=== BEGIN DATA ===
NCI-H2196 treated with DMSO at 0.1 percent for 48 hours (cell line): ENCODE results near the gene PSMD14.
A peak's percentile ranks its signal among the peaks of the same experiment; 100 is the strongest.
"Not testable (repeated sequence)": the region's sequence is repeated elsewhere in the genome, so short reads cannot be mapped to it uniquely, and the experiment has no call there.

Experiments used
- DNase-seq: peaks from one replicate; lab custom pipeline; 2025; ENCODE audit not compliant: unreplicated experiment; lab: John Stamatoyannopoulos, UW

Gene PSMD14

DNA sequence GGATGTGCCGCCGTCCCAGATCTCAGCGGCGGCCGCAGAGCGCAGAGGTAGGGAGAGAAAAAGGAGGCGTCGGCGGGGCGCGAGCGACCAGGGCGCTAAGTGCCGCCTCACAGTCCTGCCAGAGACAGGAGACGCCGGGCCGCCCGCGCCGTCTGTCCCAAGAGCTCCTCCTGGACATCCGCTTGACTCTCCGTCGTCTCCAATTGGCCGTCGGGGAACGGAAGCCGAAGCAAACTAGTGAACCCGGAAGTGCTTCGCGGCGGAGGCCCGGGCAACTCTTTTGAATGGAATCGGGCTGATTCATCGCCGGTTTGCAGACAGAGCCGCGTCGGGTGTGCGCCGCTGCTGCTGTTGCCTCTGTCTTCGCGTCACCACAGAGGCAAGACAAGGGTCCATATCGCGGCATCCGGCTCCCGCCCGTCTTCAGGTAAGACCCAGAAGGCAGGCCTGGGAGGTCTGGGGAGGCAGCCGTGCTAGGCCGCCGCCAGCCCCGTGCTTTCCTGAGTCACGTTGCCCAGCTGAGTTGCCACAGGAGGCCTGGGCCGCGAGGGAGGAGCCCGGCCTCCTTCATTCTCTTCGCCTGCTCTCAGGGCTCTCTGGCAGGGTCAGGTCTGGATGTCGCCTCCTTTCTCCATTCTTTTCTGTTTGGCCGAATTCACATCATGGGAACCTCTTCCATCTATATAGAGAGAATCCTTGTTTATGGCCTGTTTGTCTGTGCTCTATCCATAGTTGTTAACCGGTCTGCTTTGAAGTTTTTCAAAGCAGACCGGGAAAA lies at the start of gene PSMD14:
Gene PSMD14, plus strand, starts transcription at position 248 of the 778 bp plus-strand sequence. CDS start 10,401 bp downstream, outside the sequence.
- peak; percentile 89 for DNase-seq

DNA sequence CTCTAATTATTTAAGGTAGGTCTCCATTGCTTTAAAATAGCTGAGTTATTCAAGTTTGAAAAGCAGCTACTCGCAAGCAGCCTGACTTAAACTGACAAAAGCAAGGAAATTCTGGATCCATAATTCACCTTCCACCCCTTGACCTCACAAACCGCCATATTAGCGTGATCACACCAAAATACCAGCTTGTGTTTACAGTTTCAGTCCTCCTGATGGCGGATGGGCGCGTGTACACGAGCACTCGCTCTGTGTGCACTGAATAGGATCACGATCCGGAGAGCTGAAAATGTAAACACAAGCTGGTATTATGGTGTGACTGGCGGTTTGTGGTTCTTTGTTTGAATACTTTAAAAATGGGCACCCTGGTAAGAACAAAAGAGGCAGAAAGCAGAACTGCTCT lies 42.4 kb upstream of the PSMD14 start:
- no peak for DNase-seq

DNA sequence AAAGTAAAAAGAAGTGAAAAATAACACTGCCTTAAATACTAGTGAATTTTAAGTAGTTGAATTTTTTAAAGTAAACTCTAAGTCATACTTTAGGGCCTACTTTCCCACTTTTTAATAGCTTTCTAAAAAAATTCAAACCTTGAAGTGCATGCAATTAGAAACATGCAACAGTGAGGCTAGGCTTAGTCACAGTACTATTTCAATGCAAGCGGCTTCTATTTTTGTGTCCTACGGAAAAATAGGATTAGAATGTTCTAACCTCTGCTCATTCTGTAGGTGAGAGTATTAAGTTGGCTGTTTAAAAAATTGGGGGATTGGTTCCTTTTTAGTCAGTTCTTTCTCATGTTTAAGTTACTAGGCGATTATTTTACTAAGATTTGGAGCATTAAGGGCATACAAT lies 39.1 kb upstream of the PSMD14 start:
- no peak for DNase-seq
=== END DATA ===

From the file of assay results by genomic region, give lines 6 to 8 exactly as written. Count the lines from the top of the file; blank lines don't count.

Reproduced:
Gene PSMD14

DNA sequence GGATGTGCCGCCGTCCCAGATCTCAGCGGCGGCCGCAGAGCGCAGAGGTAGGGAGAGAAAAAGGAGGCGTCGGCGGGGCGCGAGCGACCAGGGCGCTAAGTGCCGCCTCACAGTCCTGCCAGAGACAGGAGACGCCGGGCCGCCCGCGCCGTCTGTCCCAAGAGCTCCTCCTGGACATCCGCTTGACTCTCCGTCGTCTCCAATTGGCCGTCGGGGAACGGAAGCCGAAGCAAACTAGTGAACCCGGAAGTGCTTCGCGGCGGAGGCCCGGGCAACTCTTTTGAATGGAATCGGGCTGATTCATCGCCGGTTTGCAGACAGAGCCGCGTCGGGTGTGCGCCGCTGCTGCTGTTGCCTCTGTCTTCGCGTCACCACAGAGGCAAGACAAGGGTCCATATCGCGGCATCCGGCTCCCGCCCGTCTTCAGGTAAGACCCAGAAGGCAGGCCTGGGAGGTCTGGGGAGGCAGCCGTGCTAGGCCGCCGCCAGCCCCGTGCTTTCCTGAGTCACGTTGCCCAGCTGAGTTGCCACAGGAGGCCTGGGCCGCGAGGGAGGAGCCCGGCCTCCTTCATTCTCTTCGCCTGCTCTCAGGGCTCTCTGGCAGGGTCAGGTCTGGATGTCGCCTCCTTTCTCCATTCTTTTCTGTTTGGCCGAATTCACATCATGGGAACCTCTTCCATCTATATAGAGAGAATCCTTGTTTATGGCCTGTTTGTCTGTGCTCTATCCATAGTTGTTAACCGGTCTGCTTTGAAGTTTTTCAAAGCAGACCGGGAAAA lies at the start of gene PSMD14:
Gene PSMD14, plus strand, starts transcription at position 248 of the 778 bp plus-strand sequence. CDS start 10,401 bp downstream, outside the sequence.